By Patrick McGrath
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His mood instantly shifted into accord with hers. ” You shouldn’t be here. Wasn’t that exactly what he’d been angling for? That the wife of the deputy superintendent agreed with him that he shouldn’t be here, this was real progress. Then came the dance. Stella describes how, the morning after the dance, she was sitting at the kitchen table with a cup of tea, idly turning the pages of the newspaper. She was uneasy. She had spent much of the night thinking about what had happened. The essence of it, she told me, was that while they were dancing she became aware that what was pressing against her groin, through his trousers, was, in fact, his penis, and it was getting hard.
John Archer owed her deference because she was a doctor’s wife. Edgar was a patient and therefore technically of lower caste than either of them. Yet what obliquely had drawn her into the vegetable garden was the direct physical overture he had made to her, his mute sexual gesture, man to woman. He had risen to his feet now. Still he said nothing, just stood there, silently defying her to betray him. “Mr. ” John Archer said it would. “You know what boys are like. ” Picking her way back along the path in the sunlight she could imagine the glances being exchanged between the two men behind her back.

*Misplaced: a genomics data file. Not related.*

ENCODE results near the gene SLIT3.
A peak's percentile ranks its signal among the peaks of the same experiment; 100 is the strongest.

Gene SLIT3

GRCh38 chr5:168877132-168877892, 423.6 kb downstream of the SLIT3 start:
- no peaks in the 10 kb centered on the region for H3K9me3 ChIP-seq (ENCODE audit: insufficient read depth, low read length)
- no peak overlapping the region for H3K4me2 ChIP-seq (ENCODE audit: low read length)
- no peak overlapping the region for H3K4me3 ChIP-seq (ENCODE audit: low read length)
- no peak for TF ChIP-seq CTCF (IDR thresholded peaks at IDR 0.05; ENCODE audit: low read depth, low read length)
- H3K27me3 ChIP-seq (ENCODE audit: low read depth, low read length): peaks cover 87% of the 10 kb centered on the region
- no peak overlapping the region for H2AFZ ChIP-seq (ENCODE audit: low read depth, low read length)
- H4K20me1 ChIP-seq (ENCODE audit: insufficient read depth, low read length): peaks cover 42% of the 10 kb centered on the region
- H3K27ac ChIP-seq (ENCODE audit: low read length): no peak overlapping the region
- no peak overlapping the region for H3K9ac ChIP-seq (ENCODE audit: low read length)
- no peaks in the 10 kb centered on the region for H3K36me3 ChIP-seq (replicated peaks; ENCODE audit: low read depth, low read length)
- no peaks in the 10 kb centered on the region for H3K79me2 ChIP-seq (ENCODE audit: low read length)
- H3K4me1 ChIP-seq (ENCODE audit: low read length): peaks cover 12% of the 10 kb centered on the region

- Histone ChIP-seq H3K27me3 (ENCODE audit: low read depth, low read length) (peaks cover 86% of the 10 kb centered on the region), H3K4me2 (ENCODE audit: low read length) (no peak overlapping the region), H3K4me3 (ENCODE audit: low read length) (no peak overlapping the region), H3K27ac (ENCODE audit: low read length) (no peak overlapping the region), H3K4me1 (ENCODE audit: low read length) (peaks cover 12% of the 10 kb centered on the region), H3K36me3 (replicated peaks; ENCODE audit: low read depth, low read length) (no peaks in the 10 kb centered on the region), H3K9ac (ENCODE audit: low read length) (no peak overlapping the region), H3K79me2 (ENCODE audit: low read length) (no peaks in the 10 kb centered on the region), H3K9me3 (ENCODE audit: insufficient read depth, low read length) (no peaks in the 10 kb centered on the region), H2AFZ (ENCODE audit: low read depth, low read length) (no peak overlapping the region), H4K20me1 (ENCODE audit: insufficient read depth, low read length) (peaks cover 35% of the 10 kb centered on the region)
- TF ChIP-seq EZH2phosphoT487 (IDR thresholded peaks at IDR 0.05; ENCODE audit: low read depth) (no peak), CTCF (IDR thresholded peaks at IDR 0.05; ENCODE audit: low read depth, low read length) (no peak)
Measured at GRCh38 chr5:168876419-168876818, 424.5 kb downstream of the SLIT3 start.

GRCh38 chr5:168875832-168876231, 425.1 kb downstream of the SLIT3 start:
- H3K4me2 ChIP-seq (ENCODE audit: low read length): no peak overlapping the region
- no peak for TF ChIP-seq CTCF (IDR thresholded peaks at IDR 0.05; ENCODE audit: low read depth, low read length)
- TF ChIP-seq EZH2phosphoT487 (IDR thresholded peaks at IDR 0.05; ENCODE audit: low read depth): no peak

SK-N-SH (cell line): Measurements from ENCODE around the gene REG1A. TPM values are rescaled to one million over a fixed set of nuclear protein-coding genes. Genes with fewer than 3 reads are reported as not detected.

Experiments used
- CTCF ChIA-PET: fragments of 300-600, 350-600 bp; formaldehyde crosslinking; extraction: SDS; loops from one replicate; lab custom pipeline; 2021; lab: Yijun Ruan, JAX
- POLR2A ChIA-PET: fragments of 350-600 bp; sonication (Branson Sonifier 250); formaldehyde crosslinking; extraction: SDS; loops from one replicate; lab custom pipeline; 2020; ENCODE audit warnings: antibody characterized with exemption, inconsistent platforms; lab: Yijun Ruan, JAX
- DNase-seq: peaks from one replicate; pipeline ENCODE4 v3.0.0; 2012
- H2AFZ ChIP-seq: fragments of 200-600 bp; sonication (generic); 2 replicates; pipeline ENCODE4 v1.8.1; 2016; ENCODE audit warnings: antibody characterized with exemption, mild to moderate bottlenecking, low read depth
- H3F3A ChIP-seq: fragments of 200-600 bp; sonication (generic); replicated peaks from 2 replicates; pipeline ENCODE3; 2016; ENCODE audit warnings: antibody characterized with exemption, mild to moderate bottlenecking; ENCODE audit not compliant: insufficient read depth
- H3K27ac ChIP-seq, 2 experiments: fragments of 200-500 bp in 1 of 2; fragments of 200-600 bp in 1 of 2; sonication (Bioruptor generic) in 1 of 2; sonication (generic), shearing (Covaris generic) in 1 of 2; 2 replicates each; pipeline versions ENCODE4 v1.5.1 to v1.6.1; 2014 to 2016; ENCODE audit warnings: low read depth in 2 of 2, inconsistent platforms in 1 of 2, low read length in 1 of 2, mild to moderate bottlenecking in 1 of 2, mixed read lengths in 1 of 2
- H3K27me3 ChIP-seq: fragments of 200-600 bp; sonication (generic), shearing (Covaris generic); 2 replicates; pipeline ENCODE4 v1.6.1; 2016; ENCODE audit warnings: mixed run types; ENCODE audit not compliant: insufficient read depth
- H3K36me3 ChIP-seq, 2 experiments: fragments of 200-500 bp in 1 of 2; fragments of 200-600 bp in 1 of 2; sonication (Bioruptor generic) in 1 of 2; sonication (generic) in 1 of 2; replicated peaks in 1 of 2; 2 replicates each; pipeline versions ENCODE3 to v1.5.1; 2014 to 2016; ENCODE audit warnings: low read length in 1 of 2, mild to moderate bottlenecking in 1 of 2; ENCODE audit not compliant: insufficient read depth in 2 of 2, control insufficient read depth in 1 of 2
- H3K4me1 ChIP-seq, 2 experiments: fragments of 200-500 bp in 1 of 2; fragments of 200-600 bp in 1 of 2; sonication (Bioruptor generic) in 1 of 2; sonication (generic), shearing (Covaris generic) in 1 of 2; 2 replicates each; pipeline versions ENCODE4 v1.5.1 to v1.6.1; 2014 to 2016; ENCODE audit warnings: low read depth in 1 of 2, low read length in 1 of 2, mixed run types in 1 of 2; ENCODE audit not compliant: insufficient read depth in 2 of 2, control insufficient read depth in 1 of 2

The big tub with its tarnished brass taps stands on clawed feet on a floor of discolored tiles. A fern that flourishes in the steamy atmosphere of that large damp room overflows its terra-cotta pot by the door, and beside it there’s a large wicker laundry basket. Water gushed from the taps. She flung off her clothes and stepped into the bath. The fever subsided. She lay in the bath for an hour with her eyes closed and her mind empty, though not properly empty, for beneath the surface moved the knowledge of what she had just done.
Asylum by Patrick McGrath